Jian Huang did a quick Q&A session with us after his presentation at our October 2015 Luncheon about using surveys to improve marketing campaigns.
Watch the full interview below or on our YouTube Channel.
The August 12 luncheon featuring Jimmy Delaney, UTK Assistant Athletic Director, Sales & Marketing, was the chapter’s first ever sellout luncheon! Ninety-four professionals attended the event, sponsored by HoundDogs.
Delaney discussed the marketing strategy behind the recent, very successful July 1 launch of the new Nike-UTAD merchandise. He took the attendees through the 17-month process of developing the brand with Nike in the lead-up to the launch.
Highlights from the luncheon include:
- #OneOf119 social media campaign added 10K followers
- July 1 launch concept was developed on a plane ride
- The entire UT sports website was rebranded in the middle of the live launch on July 1st.
- YouTube was used to broadcast the Nike launch. Noon was chosen as a good time for several reasons, including reaching multiple time zones in the US and hitting the sweet spot of lunchbreaks for many UT fans on the East Coast.
- Broadcast launch viewership was comparable to a national signing day.
- Launch garnered 55K online views and broke sales records for both the online and Gate 20 store.
- Delaney confirmed what we all know: Coach Jones is the coolest coach in the SEC!
This was the highest attended KAMA luncheon in recent history, and only the first luncheon of the chapter’s new year, which runs July-June. Other exciting luncheon topics are coming your way, so keep an eye on your inbox (or sign up for our mailing list), and be sure to follow KAMA on Facebook, Twitter, and Linkedin, if you haven’t already.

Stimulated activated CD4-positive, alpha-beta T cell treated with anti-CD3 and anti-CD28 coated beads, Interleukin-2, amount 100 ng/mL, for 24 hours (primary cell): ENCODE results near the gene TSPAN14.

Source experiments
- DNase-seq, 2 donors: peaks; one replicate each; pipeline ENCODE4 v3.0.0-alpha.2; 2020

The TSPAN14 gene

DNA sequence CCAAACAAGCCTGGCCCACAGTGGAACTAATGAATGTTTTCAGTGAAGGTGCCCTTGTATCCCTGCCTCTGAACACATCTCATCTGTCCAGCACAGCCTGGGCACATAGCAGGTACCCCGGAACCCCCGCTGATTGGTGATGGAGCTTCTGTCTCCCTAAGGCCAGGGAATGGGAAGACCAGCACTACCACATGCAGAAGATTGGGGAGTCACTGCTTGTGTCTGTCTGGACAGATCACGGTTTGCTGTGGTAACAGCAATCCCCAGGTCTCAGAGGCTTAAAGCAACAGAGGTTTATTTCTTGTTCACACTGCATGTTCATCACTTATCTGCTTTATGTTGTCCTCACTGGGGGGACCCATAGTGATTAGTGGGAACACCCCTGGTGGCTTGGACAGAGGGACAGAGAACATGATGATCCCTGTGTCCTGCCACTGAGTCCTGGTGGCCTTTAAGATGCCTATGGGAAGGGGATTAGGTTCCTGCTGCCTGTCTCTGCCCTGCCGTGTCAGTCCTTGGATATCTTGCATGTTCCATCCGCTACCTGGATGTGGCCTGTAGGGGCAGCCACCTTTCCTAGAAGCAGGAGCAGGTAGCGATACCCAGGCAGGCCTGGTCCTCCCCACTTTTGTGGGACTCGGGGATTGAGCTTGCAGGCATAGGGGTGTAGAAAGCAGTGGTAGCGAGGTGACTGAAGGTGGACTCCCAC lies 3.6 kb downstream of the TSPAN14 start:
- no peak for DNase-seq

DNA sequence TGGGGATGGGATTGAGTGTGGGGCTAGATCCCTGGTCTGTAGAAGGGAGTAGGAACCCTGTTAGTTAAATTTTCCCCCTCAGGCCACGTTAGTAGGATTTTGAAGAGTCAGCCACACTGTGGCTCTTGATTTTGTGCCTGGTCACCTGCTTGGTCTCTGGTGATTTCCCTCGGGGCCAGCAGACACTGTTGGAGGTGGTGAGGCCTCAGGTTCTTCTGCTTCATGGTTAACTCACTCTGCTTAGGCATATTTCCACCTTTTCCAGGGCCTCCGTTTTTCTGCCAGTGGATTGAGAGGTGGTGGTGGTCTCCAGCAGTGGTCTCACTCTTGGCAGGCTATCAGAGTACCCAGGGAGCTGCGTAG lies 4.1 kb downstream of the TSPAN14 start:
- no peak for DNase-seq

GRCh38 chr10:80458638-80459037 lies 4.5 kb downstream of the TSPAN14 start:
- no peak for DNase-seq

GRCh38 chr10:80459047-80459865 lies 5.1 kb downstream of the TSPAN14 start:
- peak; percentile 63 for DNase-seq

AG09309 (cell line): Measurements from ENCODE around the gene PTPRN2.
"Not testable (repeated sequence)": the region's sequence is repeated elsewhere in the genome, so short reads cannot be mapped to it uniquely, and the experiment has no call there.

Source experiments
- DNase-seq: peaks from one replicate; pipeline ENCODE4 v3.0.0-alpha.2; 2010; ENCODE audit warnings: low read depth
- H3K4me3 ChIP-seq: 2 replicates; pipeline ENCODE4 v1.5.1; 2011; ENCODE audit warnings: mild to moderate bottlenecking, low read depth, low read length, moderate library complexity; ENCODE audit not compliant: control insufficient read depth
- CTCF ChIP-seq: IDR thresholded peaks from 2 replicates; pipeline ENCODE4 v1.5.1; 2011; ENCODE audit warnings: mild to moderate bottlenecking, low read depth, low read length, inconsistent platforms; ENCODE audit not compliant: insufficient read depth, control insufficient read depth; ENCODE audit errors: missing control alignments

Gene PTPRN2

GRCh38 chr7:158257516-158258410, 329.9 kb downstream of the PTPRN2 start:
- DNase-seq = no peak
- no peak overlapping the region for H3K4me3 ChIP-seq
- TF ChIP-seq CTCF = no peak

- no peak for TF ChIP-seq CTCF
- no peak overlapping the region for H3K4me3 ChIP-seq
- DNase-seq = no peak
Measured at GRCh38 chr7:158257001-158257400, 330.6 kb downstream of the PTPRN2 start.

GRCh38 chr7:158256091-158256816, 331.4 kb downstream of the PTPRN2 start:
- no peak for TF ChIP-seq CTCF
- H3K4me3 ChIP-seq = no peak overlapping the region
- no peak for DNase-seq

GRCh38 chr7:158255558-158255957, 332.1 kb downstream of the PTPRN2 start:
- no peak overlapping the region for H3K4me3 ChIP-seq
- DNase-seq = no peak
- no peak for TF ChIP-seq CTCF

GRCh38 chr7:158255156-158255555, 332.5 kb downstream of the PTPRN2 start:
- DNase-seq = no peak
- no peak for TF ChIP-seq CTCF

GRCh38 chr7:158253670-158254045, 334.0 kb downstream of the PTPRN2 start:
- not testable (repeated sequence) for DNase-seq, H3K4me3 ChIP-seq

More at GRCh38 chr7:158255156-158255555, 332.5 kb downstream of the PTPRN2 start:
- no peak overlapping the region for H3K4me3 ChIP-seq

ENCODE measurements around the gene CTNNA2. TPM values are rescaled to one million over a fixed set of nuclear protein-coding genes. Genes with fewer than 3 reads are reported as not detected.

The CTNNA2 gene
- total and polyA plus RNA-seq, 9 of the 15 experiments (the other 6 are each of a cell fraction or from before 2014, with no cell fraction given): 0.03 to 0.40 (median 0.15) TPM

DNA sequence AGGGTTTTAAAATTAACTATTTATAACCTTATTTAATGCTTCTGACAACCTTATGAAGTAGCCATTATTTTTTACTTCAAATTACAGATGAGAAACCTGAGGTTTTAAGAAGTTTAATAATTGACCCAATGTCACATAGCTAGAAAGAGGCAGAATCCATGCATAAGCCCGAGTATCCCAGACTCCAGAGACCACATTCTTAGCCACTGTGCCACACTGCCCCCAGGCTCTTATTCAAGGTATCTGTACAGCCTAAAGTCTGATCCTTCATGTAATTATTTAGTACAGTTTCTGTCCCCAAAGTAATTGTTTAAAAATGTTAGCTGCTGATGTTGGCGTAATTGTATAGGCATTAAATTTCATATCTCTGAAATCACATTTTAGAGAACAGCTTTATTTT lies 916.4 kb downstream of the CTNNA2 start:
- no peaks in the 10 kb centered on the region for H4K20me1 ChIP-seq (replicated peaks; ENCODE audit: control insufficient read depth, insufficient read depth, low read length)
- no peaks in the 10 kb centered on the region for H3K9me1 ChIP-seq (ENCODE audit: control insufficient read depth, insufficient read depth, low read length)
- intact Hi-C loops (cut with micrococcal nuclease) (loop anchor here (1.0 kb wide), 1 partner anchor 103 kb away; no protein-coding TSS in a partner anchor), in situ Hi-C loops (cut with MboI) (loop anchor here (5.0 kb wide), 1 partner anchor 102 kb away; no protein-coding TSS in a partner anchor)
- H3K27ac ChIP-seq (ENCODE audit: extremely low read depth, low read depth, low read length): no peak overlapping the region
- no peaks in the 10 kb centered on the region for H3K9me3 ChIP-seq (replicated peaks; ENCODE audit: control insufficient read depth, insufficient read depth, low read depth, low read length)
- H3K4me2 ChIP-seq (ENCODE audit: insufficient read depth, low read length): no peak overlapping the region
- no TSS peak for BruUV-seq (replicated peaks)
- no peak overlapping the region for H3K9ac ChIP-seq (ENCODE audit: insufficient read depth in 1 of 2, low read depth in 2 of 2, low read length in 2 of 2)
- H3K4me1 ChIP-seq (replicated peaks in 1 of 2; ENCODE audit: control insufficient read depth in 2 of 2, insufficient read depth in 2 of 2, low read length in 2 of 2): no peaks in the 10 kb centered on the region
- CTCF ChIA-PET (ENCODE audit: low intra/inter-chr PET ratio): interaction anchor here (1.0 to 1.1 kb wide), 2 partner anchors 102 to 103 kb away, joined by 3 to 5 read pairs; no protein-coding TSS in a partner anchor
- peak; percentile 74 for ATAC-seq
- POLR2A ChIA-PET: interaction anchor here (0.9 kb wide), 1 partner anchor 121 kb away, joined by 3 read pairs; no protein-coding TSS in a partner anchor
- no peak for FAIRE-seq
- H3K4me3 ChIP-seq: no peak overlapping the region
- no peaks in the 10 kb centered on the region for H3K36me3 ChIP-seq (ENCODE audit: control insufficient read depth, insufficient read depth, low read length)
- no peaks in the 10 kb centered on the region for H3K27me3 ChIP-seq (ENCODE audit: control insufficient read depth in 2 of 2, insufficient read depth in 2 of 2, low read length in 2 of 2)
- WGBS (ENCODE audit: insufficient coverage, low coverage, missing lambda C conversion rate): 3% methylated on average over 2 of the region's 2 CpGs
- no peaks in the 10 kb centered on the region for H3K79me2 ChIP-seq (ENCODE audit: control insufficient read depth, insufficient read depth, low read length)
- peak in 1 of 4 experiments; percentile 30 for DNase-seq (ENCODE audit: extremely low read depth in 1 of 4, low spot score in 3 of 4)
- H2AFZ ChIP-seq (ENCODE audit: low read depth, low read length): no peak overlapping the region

The next luncheon will be on Wednesday, September 9 and will feature Communications Coach Ellen Kern.
Our well-attended Knoxville American Marketing Association luncheon on September 11, 2013, featured a panel discussion on the topic of sponsorships between corporations and nonprofits. The presenters were US Cellular and its nonprofit partners, the Bijou and Tennessee theatres, managed by AC Entertainment (local venues); and Jewelry Television and its nonprofit partner, the American Heart Association. Some takeaways were affirmations about what’s on par with trends, while others are grist for future programs and discussions.
- The nonprofits from our luncheon panel referred to respective “sponsors” as partners, and to corporate support as a “partnership.”
- Creating comprehensive custom packages is desired by both sides, the sponsoring corporation and the nonprofits.
- Key to a great nonprofit-corporate match is to research the company in advance and ascertain whether it’s an all-around good fit. It will serve to get potential sponsors’ attention, and as a point of decision for whether that sponsor will invest in you.
- It’s important to have matching values. US Cellular said it wouldn’t consider a sponsorship that doesn’t somehow tie back into its #1 priority of customer experience and putting the customer first. US Cellular said that if a nonprofit cannot demonstrate that pretty quickly in its pitch, it’s a no-go. A similar response came from Jewelry TV. Its research indicates that JTV’s primary demographic is women. Since health is a central concern for its primary demographic, JTV created a campaign around that in its partnership with the AHA.
- Long-term partnerships seem to be becoming rarer. Both corporations on the luncheon panel said that a majority of the time they commit to a one-year sponsorship, since they have to regularly demonstrate ROI each year, compared to the budgets they’ve been given.
- Nonprofits can and should help corporates determine ROI. One of the best tools to sustain renewal is a fulfillment report. The AHA said it does this for every sponsor at the end of every year. Jewelry TV confirmed that its evaluation of this aids in the decision whether or not to continue the partnership. Simple, measurable metrics are included with the report. The key is to understand upfront, during the negotiation process, the objectives for each parties’ success, available assets, what each side was willing to commit, and determining how to create a win for both sides.